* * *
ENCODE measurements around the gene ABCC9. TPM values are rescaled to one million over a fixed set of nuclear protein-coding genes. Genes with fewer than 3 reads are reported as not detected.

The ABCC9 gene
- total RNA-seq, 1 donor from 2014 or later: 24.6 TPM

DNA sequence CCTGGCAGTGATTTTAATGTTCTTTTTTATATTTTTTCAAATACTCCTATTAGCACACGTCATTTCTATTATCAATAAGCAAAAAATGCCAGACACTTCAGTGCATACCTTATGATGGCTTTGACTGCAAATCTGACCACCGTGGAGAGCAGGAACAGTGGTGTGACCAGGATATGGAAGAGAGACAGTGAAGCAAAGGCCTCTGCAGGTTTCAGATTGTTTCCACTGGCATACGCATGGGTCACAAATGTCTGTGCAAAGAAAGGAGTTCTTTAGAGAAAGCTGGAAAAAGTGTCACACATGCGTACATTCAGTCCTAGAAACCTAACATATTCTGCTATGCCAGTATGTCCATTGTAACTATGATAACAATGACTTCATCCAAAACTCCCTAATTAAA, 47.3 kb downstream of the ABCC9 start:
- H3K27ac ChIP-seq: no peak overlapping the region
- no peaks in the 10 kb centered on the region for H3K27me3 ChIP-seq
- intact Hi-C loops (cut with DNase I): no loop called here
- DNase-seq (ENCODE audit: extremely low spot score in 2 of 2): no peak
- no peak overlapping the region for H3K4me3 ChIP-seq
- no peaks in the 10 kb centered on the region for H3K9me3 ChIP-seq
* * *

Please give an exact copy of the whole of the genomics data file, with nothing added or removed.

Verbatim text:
ENCODE measurements around the gene ABCC9. TPM values are rescaled to one million over a fixed set of nuclear protein-coding genes. Genes with fewer than 3 reads are reported as not detected.

The ABCC9 gene
- total RNA-seq, 1 donor from 2014 or later: 24.6 TPM

DNA sequence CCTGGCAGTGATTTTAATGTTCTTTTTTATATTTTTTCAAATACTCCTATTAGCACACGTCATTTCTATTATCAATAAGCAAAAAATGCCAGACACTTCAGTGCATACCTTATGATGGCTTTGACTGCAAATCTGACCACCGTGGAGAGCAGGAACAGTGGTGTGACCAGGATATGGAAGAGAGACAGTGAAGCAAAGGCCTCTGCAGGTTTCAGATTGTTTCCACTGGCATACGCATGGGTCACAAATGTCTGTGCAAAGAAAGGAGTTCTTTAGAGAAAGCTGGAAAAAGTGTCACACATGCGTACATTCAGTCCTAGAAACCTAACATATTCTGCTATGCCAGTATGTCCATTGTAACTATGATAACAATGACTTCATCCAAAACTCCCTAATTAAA, 47.3 kb downstream of the ABCC9 start:
- H3K27ac ChIP-seq: no peak overlapping the region
- no peaks in the 10 kb centered on the region for H3K27me3 ChIP-seq
- intact Hi-C loops (cut with DNase I): no loop called here
- DNase-seq (ENCODE audit: extremely low spot score in 2 of 2): no peak
- no peak overlapping the region for H3K4me3 ChIP-seq
- no peaks in the 10 kb centered on the region for H3K9me3 ChIP-seq